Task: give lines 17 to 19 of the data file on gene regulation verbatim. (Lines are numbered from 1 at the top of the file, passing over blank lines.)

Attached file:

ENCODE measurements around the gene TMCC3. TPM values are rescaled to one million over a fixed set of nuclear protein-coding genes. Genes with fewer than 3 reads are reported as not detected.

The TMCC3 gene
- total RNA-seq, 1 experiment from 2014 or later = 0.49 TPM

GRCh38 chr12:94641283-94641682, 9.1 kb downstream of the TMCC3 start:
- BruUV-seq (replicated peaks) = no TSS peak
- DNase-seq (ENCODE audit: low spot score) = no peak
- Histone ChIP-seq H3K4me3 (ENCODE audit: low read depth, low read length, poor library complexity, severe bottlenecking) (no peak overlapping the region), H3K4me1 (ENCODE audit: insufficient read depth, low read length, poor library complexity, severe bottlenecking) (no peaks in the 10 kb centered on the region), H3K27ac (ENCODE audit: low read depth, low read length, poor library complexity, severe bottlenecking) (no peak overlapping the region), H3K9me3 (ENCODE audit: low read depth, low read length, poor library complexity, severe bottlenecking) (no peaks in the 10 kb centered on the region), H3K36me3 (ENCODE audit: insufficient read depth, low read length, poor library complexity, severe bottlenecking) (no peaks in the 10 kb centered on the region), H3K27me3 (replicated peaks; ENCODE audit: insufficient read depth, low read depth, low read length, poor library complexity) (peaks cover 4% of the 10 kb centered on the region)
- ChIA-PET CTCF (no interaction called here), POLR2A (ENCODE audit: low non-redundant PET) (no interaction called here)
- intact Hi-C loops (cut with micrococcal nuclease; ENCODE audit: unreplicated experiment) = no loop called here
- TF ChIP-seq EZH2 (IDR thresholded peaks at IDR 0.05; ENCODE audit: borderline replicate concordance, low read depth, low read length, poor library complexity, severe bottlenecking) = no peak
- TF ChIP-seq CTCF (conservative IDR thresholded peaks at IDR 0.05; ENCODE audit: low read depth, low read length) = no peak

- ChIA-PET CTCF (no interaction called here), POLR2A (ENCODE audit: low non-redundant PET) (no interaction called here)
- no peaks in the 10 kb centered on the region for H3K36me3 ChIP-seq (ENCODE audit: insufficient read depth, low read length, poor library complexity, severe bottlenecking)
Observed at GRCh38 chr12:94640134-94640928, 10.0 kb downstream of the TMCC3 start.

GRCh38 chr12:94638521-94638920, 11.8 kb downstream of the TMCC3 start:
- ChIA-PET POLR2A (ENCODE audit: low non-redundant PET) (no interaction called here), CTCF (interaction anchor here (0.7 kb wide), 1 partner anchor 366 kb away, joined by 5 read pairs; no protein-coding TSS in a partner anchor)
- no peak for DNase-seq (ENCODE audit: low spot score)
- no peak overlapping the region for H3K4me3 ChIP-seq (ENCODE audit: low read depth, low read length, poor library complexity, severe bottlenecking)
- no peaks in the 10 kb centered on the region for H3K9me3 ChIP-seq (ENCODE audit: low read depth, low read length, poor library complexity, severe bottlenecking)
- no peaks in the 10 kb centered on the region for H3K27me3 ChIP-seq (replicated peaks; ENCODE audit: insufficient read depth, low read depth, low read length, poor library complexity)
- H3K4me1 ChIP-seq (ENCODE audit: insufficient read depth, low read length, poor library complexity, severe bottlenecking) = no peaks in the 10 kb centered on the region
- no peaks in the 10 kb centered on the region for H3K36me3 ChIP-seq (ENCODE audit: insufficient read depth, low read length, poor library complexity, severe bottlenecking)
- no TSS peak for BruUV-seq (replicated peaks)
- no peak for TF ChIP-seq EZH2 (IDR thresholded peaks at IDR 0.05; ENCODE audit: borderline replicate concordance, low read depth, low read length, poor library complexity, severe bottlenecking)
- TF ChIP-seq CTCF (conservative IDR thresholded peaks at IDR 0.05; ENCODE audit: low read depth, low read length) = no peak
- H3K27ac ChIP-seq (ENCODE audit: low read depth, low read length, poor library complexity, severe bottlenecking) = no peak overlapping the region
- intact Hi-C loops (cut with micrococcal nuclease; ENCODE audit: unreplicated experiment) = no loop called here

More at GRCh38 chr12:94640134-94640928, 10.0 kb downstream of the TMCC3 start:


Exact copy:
- no peak for DNase-seq (ENCODE audit: low spot score)
- no peak overlapping the region for H3K4me3 ChIP-seq (ENCODE audit: low read depth, low read length, poor library complexity, severe bottlenecking)
- no peaks in the 10 kb centered on the region for H3K9me3 ChIP-seq (ENCODE audit: low read depth, low read length, poor library complexity, severe bottlenecking)